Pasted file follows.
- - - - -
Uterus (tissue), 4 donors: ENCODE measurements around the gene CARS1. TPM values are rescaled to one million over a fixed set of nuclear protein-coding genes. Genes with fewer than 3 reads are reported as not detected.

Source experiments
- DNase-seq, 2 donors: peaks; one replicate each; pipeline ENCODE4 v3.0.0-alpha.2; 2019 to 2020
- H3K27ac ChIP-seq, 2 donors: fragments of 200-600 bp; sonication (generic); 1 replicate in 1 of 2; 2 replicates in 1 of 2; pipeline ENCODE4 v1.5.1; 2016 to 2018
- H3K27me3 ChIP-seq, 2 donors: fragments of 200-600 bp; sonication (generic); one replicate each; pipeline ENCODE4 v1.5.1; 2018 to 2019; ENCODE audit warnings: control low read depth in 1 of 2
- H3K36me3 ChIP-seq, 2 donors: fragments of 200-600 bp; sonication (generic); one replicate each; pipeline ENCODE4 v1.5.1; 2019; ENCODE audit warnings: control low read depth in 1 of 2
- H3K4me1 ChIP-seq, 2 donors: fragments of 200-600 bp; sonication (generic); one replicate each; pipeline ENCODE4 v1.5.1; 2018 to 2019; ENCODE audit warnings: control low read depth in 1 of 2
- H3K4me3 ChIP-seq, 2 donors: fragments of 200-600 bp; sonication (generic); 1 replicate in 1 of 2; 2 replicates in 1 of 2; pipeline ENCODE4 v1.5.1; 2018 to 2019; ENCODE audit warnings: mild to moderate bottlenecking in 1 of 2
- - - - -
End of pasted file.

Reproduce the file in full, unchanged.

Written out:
Uterus (tissue), 4 donors: ENCODE measurements around the gene CARS1. TPM values are rescaled to one million over a fixed set of nuclear protein-coding genes. Genes with fewer than 3 reads are reported as not detected.

Source experiments
- DNase-seq, 2 donors: peaks; one replicate each; pipeline ENCODE4 v3.0.0-alpha.2; 2019 to 2020
- H3K27ac ChIP-seq, 2 donors: fragments of 200-600 bp; sonication (generic); 1 replicate in 1 of 2; 2 replicates in 1 of 2; pipeline ENCODE4 v1.5.1; 2016 to 2018
- H3K27me3 ChIP-seq, 2 donors: fragments of 200-600 bp; sonication (generic); one replicate each; pipeline ENCODE4 v1.5.1; 2018 to 2019; ENCODE audit warnings: control low read depth in 1 of 2
- H3K36me3 ChIP-seq, 2 donors: fragments of 200-600 bp; sonication (generic); one replicate each; pipeline ENCODE4 v1.5.1; 2019; ENCODE audit warnings: control low read depth in 1 of 2
- H3K4me1 ChIP-seq, 2 donors: fragments of 200-600 bp; sonication (generic); one replicate each; pipeline ENCODE4 v1.5.1; 2018 to 2019; ENCODE audit warnings: control low read depth in 1 of 2
- H3K4me3 ChIP-seq, 2 donors: fragments of 200-600 bp; sonication (generic); 1 replicate in 1 of 2; 2 replicates in 1 of 2; pipeline ENCODE4 v1.5.1; 2018 to 2019; ENCODE audit warnings: mild to moderate bottlenecking in 1 of 2